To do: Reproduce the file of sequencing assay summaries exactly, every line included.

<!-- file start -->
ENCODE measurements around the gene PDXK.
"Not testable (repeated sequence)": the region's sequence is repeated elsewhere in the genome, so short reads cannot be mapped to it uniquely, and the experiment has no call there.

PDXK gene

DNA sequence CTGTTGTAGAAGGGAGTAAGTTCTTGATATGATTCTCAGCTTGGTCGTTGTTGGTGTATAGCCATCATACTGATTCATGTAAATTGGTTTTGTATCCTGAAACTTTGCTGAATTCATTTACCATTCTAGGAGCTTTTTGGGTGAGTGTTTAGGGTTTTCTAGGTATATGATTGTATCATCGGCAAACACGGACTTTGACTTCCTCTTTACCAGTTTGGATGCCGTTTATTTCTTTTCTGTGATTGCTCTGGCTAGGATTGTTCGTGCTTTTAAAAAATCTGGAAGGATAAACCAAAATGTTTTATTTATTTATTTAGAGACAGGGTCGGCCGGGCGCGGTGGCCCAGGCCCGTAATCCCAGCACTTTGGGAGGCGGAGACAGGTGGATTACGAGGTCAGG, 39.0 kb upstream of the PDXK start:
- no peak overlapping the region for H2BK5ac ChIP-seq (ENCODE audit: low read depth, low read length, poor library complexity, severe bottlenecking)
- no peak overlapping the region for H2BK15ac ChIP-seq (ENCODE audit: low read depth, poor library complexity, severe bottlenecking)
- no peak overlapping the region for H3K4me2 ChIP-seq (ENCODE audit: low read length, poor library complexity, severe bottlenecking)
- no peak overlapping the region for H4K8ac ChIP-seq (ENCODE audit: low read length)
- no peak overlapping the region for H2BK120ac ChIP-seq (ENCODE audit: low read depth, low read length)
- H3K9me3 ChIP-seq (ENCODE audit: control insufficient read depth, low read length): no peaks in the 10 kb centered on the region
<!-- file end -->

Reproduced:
ENCODE measurements around the gene PDXK.
"Not testable (repeated sequence)": the region's sequence is repeated elsewhere in the genome, so short reads cannot be mapped to it uniquely, and the experiment has no call there.

PDXK gene

DNA sequence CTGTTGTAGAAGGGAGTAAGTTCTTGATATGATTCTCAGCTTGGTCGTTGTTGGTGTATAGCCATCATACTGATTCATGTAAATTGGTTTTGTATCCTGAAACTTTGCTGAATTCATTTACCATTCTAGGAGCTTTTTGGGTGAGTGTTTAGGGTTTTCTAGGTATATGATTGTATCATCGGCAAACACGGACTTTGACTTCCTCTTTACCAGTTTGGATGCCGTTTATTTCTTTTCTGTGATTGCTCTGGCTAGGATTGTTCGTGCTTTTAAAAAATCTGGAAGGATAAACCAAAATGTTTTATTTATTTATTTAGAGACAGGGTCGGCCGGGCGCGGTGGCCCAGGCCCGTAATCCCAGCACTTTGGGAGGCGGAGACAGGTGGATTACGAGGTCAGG, 39.0 kb upstream of the PDXK start:
- no peak overlapping the region for H2BK5ac ChIP-seq (ENCODE audit: low read depth, low read length, poor library complexity, severe bottlenecking)
- no peak overlapping the region for H2BK15ac ChIP-seq (ENCODE audit: low read depth, poor library complexity, severe bottlenecking)
- no peak overlapping the region for H3K4me2 ChIP-seq (ENCODE audit: low read length, poor library complexity, severe bottlenecking)
- no peak overlapping the region for H4K8ac ChIP-seq (ENCODE audit: low read length)
- no peak overlapping the region for H2BK120ac ChIP-seq (ENCODE audit: low read depth, low read length)
- H3K9me3 ChIP-seq (ENCODE audit: control insufficient read depth, low read length): no peaks in the 10 kb centered on the region